Just a couple of years back, the Yuan was officially admitted into the IMF SDR basket. That effectively means that the Chinese Yuan also becomes a hard currency like the Dollar, Pound, Euro and the Yen. In fact, the Yuan already has a weightage in the IMF SDR basket that is higher than the Yen and the Pound. A lot of trade that China is having with countries in Southeast Asia and Central Asia is already denominated in Yuan not in dollars. But above all there is a very important currency devaluation angle that needs to be understood.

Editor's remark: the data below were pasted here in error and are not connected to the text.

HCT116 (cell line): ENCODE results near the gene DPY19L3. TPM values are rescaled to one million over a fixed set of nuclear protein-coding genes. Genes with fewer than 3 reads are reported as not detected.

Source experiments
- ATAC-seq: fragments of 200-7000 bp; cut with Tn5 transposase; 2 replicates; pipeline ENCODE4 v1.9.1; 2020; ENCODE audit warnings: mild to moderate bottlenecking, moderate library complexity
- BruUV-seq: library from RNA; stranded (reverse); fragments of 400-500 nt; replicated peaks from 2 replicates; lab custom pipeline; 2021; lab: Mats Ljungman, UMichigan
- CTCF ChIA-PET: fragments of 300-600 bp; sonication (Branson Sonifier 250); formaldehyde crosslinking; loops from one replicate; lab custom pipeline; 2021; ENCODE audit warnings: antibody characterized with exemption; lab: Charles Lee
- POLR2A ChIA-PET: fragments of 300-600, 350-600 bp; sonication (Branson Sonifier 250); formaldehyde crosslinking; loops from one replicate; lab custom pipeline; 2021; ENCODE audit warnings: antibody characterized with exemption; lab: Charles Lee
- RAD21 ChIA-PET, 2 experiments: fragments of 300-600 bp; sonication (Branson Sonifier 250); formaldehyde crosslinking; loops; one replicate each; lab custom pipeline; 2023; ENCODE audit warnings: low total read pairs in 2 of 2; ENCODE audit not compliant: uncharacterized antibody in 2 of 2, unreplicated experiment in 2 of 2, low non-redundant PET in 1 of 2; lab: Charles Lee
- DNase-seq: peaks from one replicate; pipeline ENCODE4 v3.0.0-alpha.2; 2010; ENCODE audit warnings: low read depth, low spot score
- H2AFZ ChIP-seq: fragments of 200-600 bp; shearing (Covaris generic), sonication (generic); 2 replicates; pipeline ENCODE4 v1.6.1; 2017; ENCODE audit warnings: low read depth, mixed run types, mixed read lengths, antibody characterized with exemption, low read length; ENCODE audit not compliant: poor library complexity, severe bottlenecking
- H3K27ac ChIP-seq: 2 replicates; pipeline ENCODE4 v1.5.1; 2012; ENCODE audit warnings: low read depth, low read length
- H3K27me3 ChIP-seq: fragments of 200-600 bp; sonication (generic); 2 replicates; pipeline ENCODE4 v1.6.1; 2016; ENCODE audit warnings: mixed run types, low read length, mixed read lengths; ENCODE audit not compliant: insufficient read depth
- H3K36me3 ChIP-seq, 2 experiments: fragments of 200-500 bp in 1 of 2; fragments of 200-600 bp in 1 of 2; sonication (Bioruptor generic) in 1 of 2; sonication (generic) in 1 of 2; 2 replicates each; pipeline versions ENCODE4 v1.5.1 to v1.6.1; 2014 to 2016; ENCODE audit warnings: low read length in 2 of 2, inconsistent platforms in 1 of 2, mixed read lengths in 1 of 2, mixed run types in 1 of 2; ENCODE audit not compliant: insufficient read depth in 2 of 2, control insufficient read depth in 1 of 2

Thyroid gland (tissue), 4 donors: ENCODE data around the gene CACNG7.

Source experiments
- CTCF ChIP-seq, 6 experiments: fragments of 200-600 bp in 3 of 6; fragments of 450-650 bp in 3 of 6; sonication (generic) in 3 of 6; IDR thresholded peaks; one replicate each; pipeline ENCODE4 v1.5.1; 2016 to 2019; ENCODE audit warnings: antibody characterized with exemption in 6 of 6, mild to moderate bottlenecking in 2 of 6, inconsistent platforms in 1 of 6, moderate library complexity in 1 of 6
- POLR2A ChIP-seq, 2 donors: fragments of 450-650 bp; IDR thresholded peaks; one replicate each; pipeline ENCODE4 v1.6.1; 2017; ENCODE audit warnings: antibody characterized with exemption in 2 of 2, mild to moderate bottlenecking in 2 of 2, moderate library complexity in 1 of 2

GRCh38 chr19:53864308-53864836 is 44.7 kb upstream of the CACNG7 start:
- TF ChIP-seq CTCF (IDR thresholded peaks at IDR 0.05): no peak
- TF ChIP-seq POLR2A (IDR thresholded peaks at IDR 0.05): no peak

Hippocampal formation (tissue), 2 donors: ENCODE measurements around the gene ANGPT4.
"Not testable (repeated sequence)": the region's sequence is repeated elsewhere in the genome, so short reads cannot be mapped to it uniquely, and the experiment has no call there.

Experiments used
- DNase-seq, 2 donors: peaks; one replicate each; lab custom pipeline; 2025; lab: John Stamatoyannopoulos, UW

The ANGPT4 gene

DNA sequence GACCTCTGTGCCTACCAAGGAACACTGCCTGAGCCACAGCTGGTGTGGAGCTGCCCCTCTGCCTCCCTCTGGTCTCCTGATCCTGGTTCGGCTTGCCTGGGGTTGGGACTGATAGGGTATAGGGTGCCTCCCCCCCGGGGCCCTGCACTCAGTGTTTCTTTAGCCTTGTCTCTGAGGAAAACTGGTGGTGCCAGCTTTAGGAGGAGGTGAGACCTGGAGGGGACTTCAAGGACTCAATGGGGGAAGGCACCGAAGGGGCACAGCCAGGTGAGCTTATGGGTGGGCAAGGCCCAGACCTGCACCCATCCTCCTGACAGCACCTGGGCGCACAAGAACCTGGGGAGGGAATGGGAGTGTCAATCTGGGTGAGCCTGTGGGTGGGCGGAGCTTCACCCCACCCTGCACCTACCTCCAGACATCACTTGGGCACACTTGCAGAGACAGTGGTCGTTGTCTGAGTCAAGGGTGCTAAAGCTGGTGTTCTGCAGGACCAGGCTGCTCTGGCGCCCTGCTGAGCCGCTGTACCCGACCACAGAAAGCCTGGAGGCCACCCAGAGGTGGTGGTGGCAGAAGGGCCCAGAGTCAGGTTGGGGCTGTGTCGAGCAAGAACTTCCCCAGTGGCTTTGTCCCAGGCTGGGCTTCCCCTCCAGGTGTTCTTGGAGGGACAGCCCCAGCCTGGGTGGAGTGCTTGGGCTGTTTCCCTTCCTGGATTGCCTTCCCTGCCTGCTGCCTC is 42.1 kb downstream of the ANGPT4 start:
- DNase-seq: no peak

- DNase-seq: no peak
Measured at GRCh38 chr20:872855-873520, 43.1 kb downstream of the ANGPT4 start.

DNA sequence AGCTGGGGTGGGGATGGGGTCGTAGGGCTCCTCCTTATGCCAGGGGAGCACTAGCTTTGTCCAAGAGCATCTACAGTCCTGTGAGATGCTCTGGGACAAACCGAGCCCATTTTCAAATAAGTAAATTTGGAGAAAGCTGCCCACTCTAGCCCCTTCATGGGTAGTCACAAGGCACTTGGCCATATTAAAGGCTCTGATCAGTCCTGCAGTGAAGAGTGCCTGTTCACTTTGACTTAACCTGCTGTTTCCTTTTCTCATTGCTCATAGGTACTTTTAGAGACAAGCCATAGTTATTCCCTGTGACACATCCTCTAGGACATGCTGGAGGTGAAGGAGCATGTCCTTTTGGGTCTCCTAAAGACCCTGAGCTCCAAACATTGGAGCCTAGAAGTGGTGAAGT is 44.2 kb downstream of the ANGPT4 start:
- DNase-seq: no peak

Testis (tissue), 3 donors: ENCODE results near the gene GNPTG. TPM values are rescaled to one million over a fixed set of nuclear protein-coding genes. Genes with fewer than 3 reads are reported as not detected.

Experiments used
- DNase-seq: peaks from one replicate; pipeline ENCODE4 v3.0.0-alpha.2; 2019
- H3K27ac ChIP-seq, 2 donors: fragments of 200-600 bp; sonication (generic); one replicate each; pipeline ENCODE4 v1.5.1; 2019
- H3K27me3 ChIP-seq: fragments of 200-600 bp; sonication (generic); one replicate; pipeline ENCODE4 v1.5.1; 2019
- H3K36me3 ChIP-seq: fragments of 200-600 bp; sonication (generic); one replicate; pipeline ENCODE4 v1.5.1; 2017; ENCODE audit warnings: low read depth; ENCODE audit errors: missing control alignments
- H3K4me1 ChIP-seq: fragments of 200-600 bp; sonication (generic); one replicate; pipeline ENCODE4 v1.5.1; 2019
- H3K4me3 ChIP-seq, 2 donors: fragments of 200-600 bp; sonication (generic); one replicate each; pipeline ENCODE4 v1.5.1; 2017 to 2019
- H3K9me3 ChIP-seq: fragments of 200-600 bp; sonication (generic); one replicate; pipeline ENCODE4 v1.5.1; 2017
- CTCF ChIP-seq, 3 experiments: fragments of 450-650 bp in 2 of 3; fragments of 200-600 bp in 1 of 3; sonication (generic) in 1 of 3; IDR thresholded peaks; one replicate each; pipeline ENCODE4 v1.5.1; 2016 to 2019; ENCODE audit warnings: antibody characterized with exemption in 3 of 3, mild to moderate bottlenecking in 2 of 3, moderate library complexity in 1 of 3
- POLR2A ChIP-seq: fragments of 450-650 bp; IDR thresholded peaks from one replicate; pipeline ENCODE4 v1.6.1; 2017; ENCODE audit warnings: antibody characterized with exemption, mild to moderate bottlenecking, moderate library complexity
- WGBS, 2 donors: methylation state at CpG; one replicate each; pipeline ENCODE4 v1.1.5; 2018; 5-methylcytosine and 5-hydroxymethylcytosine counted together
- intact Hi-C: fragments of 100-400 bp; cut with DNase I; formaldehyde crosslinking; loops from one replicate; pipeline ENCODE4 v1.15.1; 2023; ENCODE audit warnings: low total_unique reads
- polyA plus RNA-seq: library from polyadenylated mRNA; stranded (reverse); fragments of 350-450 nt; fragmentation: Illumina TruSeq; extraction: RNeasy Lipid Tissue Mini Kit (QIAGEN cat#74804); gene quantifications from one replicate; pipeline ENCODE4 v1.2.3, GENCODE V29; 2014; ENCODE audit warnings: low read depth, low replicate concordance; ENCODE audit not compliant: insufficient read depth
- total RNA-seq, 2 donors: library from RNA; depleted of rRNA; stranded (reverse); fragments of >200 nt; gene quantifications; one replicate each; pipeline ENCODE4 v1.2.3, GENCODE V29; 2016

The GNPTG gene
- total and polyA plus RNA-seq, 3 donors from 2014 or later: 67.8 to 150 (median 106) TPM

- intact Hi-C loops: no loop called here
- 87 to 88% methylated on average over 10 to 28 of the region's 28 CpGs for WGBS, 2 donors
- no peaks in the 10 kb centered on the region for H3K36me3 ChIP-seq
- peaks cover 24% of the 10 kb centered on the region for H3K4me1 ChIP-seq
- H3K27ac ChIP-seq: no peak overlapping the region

Back in August 2015, we saw the first instance of a devaluation of the Yuan, which created panic in emerging market across Asia and Latin America. As the Yuan devalued, other economies were forced to devalue their currencies to maintain their export competitiveness. There is another angle to it. China could use devaluation to export its way out of trouble. Already China has massive excess capacity in steel, cement, capital goods and photovoltaic cells. It will surely try to use a cheaper Yuan as leverage to sell products cheaper in other countries. Such cases of dumping are already visible today. In fact, Indian companies are almost being priced out due to cheaper imports from China in sectors like steel, electrical equipment, radial tyres etc.